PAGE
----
The decade from 1920–1929 saw Georgia O’Keeffe, then partnered with Stieglitz, living between New York City and Lake George. The subject of her paintings in those years included landscapes, cityscapes, plant life, still lifes, and abstractions, but rather than a purely chronological presentation of her work, the exhibition devotes a section to O’Keeffe’s paintings of New York City and Lake George (including the local barns), reserving her paintings of organic forms from this time for a section called “Plant World.”
It’s in these paintings of Lake George and New York City that the absence of the human as an integral component of O’Keeffe’s vision becomes apparent. And, by extension, how inconsequential the human world is within the cosmology of time and history that concerns O’Keeffe.
O’Keeffe’s skyscrapers, like The Shelton with Sunspots, N.Y. (1926) evoke an air, like Pompeii, of a vanished civilization. Looking at them, it’s easy to feel that what’s been documented is that which will remain of a city, any city, when its inhabitants have inevitably vanished. Devoid of people, buildings are eaten by the sun. What pulses with life—and will endure because it is endlessly replenished by the regenerative forces of nature—is beyond the Shelton: the squiggling, radiant clouds and orbs of sunspots dropping from sight.
As for the barns, O’Keeffe, who had grown up on a farm in Wisconsin, was painting them through the lens of memory, which is perhaps part of what imbues them with a sense of loss. Like New York’s skyscrapers, though, they are also strikingly devoid of people, which O’Keeffe subtly emphasizes by including signs of someone having once been present. Doors open, for instance, sometimes to implacably black interiors and sometimes to the shadowy shape of some indiscernible furnishing within.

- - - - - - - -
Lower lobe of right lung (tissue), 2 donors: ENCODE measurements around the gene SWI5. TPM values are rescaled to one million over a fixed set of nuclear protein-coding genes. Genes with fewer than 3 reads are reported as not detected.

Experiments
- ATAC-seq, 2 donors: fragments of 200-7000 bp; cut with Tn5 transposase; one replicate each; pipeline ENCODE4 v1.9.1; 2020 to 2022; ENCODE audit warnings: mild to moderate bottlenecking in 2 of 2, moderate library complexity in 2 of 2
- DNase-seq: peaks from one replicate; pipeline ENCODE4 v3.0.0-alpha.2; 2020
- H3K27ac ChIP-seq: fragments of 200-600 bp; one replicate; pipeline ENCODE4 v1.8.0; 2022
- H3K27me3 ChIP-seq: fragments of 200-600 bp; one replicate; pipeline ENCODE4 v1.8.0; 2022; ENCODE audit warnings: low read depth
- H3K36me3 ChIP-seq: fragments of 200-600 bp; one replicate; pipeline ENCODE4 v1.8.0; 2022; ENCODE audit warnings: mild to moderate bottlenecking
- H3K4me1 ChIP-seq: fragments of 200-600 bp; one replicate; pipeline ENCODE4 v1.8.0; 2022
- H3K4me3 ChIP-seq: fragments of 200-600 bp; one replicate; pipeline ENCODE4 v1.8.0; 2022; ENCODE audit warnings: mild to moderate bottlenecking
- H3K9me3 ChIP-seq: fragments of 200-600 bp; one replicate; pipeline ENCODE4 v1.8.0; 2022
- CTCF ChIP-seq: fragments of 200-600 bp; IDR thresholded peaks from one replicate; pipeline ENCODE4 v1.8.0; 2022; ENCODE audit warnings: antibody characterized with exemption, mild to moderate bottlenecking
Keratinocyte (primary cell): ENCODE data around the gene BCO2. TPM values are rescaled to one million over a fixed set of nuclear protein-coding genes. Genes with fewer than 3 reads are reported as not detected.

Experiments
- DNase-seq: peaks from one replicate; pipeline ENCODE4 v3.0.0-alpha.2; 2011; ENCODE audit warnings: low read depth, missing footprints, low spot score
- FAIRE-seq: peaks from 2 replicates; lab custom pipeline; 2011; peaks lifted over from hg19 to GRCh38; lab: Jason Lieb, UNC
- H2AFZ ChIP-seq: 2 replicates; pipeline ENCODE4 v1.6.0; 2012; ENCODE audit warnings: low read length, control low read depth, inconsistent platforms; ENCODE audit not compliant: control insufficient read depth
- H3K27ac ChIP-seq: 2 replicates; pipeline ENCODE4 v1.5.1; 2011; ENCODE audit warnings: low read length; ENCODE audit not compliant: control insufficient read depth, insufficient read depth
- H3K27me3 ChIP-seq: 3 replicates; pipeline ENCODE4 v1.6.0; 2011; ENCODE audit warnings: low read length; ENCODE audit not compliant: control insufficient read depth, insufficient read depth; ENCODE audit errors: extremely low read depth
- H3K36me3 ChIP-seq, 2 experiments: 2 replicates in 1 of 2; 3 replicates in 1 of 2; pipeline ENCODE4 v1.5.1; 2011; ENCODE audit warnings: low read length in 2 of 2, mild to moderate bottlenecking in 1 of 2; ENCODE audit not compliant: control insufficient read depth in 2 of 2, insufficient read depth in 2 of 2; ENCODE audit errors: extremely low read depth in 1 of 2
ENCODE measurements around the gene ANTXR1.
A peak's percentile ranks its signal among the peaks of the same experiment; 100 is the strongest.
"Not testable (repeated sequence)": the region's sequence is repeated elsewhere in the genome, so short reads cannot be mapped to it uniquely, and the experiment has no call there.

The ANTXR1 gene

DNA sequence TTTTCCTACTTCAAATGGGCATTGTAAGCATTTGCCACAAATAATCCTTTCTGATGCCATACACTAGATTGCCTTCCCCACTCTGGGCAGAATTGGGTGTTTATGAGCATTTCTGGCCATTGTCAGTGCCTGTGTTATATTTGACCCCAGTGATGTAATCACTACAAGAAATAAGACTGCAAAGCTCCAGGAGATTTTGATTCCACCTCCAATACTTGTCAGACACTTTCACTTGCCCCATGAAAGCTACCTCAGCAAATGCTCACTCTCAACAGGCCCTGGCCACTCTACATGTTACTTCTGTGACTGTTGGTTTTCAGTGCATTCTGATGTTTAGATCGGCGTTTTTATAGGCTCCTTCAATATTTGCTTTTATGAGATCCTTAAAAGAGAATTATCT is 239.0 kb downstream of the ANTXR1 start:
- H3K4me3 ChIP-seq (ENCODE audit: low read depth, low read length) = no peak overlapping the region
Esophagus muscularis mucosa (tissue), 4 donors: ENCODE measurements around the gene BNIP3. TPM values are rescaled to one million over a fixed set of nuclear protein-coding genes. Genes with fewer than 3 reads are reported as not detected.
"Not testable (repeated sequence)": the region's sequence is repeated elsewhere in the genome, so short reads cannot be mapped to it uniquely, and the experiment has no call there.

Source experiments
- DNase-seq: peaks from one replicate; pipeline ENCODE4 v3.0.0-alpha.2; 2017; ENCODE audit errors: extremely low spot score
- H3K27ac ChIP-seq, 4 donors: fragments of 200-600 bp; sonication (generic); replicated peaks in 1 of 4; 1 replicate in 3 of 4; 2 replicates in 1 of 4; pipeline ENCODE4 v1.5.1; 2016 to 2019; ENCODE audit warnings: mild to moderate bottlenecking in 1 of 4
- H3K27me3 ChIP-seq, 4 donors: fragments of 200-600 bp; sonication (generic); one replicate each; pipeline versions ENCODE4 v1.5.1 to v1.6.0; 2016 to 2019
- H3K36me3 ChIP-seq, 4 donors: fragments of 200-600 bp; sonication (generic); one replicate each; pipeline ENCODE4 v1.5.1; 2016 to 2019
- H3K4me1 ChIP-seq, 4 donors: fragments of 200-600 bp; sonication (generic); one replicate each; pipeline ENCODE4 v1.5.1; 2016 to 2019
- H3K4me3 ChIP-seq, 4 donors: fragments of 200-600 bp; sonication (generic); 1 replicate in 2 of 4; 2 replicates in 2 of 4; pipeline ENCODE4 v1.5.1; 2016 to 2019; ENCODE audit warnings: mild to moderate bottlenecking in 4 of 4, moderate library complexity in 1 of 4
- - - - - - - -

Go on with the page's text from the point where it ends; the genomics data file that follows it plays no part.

The buildings are dead and the city empty, but the natural world and its elements teem with energy, movement, and life, pointing toward some greater immensity beyond them. Such paintings seem to foretell O’Keeffe’s own movement toward the stark, vast New Mexican dessert, where she began to live part time in 1929 before moving there permanently in 1948.
“Plant World” and “Bones and Shells”
As this exhibition makes particularly evident, O’Keeffe did not progress through her work in steady, clear-cut stages, but rather all at once. As soon as she developed the language that allowed her to express what she perceived and felt about the world, she also discovered her subject matter: the cycles and movements of life as embodied in nature. She painted energy—and the pathways it takes. Trees branch, flowers blossom, leaves press upward and outward, skunk cabbage spirals, sun and stars radiate. While upon her discovery of New Mexico in 1929, O’Keeffe’s subject matter broadened to include such things as the particularity of the New Mexican mountains and bleached bones, until the 1960s, she continually returned to the same subjects and motifs without ever seeming to exhaust them or repeat herself, perhaps in part because she was documenting life force itself, never a static thing.